2013 Tor Pinney - All Rights Reserved
Today, as we approached
St. Vincent under full sail and an overcast sky, the good
ketch Silverheels kissed 9.7 knots for the first time
ever. Here's how it happened.
The trade winds tend to bend around high islands and
pick up speed. This time they backed and jumped from 15
knots to 25+, putting us on a sudden, screaming beam
reach. Silverheels bolted, from 7 knots to 8 to
9... Then the GPS readout shot to 9.7 knots SOG. WOW!
She never once dipped her rail; just hunkered down and
SMOKED, exceeding 9 knots for long bursts, slowing to
8.7, 8.5, then blasting off again. I read 9.5 several
times, 9.7 twice, and I thought I glimpsed 9.8 once but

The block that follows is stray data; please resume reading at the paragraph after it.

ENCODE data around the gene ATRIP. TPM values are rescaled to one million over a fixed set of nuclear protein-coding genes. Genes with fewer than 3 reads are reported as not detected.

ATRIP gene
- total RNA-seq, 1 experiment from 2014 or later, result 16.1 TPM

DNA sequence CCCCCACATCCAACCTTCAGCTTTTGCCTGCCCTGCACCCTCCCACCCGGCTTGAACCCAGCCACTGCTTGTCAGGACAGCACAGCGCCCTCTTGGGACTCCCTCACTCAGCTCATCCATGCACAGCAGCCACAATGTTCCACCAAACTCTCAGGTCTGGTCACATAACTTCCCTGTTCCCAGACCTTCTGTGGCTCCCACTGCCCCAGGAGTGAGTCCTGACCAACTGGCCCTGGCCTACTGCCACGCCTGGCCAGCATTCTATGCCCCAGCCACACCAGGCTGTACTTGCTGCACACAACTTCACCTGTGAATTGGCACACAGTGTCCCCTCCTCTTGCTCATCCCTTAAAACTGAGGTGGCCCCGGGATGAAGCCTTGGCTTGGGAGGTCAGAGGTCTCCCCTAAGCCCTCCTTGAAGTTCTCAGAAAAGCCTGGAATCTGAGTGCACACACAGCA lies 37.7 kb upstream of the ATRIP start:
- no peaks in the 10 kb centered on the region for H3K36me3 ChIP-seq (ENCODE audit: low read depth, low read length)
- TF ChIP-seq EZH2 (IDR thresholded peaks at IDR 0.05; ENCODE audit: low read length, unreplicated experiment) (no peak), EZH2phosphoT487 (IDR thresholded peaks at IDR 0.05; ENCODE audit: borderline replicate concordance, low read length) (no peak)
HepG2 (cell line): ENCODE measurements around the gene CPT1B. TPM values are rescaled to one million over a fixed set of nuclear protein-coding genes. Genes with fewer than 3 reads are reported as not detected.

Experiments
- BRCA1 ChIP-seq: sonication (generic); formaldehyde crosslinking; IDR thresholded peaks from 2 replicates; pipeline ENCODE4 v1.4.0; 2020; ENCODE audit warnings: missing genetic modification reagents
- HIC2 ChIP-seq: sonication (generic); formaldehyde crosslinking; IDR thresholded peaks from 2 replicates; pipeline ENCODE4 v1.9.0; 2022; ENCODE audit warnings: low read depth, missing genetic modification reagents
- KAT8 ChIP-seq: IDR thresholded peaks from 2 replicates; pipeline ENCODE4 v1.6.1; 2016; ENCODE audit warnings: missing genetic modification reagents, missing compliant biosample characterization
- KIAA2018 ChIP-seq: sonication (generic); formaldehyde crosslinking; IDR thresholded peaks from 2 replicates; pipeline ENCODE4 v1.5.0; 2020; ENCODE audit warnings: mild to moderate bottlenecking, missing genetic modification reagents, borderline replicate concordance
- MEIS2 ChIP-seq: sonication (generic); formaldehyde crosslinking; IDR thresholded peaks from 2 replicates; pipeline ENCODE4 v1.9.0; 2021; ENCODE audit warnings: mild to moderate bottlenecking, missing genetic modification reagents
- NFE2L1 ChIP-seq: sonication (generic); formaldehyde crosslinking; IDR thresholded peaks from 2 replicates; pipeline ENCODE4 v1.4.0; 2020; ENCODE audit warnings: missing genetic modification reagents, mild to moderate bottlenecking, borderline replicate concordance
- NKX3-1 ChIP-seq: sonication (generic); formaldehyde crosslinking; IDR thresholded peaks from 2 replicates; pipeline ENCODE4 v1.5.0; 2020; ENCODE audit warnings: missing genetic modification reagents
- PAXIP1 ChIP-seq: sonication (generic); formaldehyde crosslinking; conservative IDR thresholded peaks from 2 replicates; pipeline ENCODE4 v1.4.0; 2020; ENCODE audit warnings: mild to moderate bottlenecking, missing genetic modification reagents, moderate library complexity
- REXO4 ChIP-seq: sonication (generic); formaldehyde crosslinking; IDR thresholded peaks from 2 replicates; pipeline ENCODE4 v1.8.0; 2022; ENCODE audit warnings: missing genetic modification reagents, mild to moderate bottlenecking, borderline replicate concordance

can't swear to it. This from a 35 year old, 42' ketch
packed with a full year's provisions, her dinghy in
davits, fuel & water tanks (plus 9 jerry jugs) topped
off, dragging a fixed 3-blade prop and 2 fishing lines.
OMG, can I get an AMEN?
The good ketch, Silverheels, under full sail.
And then, abruptly, the
wind vanished in the lee; dead calm, sails limp.
Silverheels sprang upright, as stunned as I, and (this
is true) just then the sun broke through for the first time
all day. (Fade in symphonic crescendo with angelic choir.)
Thank you, Mother Ocean. ☺
Footnote: SOG (speed
over the ground) is, of course, not necessarily STW (speed
through the water). Theoretically, a 42' displacement hull
cannot go 9+ knots through the water. There had to be
a current helping. Nonetheless, for one thrilling moment
every fiber of the boat and the skipper were thrumming;
intensely, immensely alive. I'm still savoring it. (OK, and
gloating a bit, too.)
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